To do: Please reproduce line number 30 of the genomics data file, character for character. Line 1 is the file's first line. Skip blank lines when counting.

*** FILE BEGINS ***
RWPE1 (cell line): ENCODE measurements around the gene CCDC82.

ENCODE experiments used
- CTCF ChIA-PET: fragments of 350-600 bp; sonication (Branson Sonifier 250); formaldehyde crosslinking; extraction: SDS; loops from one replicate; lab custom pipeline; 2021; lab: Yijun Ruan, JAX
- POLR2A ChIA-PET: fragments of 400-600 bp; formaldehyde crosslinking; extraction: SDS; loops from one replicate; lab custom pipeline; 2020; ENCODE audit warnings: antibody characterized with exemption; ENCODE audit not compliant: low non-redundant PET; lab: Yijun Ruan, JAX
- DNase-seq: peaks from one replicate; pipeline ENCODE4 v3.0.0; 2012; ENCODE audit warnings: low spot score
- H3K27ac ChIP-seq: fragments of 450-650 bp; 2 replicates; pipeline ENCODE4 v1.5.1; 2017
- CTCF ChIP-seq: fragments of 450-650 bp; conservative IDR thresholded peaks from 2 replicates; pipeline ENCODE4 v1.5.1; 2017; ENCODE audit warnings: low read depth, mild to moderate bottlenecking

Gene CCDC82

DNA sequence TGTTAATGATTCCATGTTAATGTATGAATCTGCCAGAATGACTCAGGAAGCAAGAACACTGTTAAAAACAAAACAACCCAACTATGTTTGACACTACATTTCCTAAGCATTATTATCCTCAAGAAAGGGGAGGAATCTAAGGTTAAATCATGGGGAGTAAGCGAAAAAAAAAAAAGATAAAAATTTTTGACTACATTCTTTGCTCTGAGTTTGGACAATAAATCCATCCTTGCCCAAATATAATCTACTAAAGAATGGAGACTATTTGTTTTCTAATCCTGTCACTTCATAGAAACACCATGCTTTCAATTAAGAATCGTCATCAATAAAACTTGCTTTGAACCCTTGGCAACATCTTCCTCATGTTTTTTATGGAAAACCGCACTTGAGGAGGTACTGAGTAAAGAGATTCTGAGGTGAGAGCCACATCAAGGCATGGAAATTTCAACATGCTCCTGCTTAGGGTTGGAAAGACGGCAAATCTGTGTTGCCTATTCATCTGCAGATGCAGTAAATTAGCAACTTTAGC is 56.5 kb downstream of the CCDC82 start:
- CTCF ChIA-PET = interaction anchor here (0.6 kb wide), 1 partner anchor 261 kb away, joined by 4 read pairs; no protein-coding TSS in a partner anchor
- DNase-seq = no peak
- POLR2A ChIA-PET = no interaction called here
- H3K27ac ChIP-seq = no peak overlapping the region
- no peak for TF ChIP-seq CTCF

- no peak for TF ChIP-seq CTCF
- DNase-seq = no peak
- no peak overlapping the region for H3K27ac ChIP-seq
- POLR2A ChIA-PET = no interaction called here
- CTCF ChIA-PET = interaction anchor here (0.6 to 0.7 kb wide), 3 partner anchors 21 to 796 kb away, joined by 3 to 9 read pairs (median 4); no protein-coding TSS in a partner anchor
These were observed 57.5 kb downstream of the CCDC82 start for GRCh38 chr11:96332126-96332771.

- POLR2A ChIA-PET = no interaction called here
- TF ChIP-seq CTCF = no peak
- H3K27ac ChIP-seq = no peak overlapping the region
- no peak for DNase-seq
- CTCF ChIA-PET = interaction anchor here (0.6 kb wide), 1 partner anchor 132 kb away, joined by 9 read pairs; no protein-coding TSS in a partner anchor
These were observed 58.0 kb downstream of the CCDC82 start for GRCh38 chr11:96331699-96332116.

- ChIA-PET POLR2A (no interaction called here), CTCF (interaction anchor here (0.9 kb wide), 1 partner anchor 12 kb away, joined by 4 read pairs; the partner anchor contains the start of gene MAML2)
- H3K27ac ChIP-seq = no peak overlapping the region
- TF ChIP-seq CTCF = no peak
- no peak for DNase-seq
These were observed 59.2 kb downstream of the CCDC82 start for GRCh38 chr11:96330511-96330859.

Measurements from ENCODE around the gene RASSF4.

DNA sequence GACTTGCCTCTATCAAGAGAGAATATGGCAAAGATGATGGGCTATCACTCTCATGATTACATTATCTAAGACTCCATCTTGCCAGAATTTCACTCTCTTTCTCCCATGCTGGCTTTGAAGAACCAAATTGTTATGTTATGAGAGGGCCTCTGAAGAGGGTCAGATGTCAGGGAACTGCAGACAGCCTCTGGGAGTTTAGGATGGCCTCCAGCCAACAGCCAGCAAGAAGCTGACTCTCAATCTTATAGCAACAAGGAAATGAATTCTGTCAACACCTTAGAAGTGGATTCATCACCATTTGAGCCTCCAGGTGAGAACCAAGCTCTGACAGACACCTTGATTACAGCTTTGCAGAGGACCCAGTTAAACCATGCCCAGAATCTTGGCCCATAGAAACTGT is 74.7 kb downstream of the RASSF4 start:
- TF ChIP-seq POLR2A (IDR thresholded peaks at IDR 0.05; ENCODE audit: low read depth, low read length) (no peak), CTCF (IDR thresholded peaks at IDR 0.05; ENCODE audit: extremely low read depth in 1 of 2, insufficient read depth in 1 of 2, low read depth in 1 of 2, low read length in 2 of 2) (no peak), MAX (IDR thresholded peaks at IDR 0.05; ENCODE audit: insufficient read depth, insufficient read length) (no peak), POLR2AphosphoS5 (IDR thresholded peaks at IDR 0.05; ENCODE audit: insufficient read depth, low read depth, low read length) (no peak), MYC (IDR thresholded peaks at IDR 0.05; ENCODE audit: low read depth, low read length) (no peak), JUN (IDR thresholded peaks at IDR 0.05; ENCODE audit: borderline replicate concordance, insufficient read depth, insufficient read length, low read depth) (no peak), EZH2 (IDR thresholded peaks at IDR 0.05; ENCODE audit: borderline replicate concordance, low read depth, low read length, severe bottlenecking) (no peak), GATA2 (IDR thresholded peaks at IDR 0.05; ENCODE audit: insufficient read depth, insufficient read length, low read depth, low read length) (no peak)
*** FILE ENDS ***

- no peak for DNase-seq